It’s not even noon, and my email box, facebook page, and related social media have presented a host of people and groups, all espousing love as being at the heart of what they are saying and doing. And not surprisingly, some go on to solicit financial contributions, appealing for would-be donors to “support love.”
Well…yes. What else would anyone in their right mind want to support? And if we factor Jesus into the picture, the obvious becomes even more so.
But the moment we make Jesus the portrait and pattern of love, the momentum shifts from the espouser of love to the recipient. Jesus reframes the narrative away from the giver to the receiver. For him, the question is not do we allege to be lovers, the question is do people feel loved by us?
Do children feel loved by their parents?
Do wives feel loved by their husbands?
Do LGBTQ+ people feel loved by Christians–or any others, for that matter?
Do non-whites feel loved by white people?
Do non-Christians feel loved by Christians?
Do co-workers feel loved by their colleagues and employers?
Do the “dreamers,” immigrants, and refugees feel loved by this nation?
Do the poor feel loved by the rich?
Not every context uses the word love to define things. Sometimes the word is ‘respected’….’safe’….‘cared for’….’treated fairly’…. ‘befriended’….’protected’….etc. But love is the word we all like to claim because we know “the greatest of these is love” (1 Corinthians 13:13). So, every group claims to be loving.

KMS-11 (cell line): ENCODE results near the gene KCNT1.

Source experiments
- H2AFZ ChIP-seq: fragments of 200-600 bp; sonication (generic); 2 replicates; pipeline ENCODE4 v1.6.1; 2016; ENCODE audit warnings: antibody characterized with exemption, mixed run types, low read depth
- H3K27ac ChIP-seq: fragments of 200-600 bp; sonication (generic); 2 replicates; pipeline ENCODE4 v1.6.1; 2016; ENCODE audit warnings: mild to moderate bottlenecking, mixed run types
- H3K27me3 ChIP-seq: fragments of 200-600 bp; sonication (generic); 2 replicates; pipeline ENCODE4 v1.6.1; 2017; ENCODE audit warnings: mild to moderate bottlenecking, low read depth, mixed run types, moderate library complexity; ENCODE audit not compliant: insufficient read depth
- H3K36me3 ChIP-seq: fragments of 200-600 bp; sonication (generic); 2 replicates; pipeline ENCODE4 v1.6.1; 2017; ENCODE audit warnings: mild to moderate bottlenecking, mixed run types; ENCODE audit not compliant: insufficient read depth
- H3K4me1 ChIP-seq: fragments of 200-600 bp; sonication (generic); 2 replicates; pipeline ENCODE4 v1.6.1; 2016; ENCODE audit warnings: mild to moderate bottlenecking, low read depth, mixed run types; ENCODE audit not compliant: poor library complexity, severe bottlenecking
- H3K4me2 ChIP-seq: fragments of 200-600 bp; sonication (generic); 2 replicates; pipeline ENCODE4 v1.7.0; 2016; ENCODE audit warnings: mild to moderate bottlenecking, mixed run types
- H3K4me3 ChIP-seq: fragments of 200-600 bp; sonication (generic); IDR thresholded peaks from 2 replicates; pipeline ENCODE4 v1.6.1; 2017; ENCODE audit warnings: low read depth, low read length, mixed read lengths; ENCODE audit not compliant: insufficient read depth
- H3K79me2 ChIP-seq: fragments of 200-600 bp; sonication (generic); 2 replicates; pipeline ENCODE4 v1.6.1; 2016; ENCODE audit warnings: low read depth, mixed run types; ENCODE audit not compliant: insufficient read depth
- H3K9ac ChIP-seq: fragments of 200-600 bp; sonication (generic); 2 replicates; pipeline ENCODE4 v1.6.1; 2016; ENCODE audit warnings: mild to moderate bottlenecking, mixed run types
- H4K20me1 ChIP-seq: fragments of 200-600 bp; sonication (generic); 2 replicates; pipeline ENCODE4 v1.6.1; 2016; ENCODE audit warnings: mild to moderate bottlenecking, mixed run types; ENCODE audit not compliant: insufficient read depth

But Jesus does not let us get away with that. For him, the story does not end with what we say. He predicates the reality of love not on those who claim to love, but on those who are the said to be loved. To say, “I love you” means nothing if the other person does not feel loved.
Jesus said, “By their fruits you shall know them” (Matthew 5:16).
Whenever I claim to love someone, Jesus immediately invites that person into the room and says, “Steve claims to love you? Do you feel loved by him?” That’s the moment when allegation become authentic, or dies on the vine. That’s the moment when words become Gospel, or just remain words.
The “Jesus Test” of love is whether the words of our testimony land in the hearts of those we claim to love, or hit the ground in front of them with a deadening thud. The historical principle is this: don’t ask the sender about love, ask the receiver. Until others feel loved by us, we are only using the word love as a salve to cover over reality and make ourselves feel good.
Jesus loved in word, and deed. He told people he loved them, and they felt loved by him. He defines the reality of love for the rest of us.